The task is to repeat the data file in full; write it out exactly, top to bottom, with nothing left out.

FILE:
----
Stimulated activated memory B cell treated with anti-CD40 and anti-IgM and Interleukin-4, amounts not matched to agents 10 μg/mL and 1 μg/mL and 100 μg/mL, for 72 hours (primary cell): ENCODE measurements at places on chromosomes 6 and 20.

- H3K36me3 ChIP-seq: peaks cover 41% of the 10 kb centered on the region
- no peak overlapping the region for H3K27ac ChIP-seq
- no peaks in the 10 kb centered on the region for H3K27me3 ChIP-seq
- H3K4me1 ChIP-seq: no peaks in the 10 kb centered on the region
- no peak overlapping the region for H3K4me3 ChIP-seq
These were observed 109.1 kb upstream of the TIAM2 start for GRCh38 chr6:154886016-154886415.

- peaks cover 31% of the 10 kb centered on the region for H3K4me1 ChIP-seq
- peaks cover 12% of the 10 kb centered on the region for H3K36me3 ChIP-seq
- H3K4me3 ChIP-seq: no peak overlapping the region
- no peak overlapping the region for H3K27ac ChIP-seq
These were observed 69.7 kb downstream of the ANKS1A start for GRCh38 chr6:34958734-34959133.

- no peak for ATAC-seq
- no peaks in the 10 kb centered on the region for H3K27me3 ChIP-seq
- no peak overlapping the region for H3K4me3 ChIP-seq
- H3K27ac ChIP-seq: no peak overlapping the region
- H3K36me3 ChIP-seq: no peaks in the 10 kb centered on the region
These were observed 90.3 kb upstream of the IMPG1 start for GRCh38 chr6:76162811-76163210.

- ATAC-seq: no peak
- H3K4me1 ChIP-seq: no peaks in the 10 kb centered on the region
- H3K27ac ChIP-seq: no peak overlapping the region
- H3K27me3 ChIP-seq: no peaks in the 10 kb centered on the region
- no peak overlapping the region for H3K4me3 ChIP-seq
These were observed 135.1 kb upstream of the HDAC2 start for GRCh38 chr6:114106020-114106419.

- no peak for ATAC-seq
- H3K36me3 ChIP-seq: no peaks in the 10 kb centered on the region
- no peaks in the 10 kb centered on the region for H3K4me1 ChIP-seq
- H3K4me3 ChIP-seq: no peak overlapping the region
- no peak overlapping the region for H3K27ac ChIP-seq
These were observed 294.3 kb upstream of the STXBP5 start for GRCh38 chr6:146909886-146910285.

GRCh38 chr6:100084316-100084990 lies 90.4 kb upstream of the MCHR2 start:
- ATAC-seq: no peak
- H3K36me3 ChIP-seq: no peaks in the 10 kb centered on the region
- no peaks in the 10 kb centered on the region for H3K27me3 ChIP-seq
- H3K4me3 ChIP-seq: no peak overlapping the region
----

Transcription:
Stimulated activated memory B cell treated with anti-CD40 and anti-IgM and Interleukin-4, amounts not matched to agents 10 μg/mL and 1 μg/mL and 100 μg/mL, for 72 hours (primary cell): ENCODE measurements at places on chromosomes 6 and 20.

- H3K36me3 ChIP-seq: peaks cover 41% of the 10 kb centered on the region
- no peak overlapping the region for H3K27ac ChIP-seq
- no peaks in the 10 kb centered on the region for H3K27me3 ChIP-seq
- H3K4me1 ChIP-seq: no peaks in the 10 kb centered on the region
- no peak overlapping the region for H3K4me3 ChIP-seq
These were observed 109.1 kb upstream of the TIAM2 start for GRCh38 chr6:154886016-154886415.

- peaks cover 31% of the 10 kb centered on the region for H3K4me1 ChIP-seq
- peaks cover 12% of the 10 kb centered on the region for H3K36me3 ChIP-seq
- H3K4me3 ChIP-seq: no peak overlapping the region
- no peak overlapping the region for H3K27ac ChIP-seq
These were observed 69.7 kb downstream of the ANKS1A start for GRCh38 chr6:34958734-34959133.

- no peak for ATAC-seq
- no peaks in the 10 kb centered on the region for H3K27me3 ChIP-seq
- no peak overlapping the region for H3K4me3 ChIP-seq
- H3K27ac ChIP-seq: no peak overlapping the region
- H3K36me3 ChIP-seq: no peaks in the 10 kb centered on the region
These were observed 90.3 kb upstream of the IMPG1 start for GRCh38 chr6:76162811-76163210.

- ATAC-seq: no peak
- H3K4me1 ChIP-seq: no peaks in the 10 kb centered on the region
- H3K27ac ChIP-seq: no peak overlapping the region
- H3K27me3 ChIP-seq: no peaks in the 10 kb centered on the region
- no peak overlapping the region for H3K4me3 ChIP-seq
These were observed 135.1 kb upstream of the HDAC2 start for GRCh38 chr6:114106020-114106419.

- no peak for ATAC-seq
- H3K36me3 ChIP-seq: no peaks in the 10 kb centered on the region
- no peaks in the 10 kb centered on the region for H3K4me1 ChIP-seq
- H3K4me3 ChIP-seq: no peak overlapping the region
- no peak overlapping the region for H3K27ac ChIP-seq
These were observed 294.3 kb upstream of the STXBP5 start for GRCh38 chr6:146909886-146910285.

GRCh38 chr6:100084316-100084990 lies 90.4 kb upstream of the MCHR2 start:
- ATAC-seq: no peak
- H3K36me3 ChIP-seq: no peaks in the 10 kb centered on the region
- no peaks in the 10 kb centered on the region for H3K27me3 ChIP-seq
- H3K4me3 ChIP-seq: no peak overlapping the region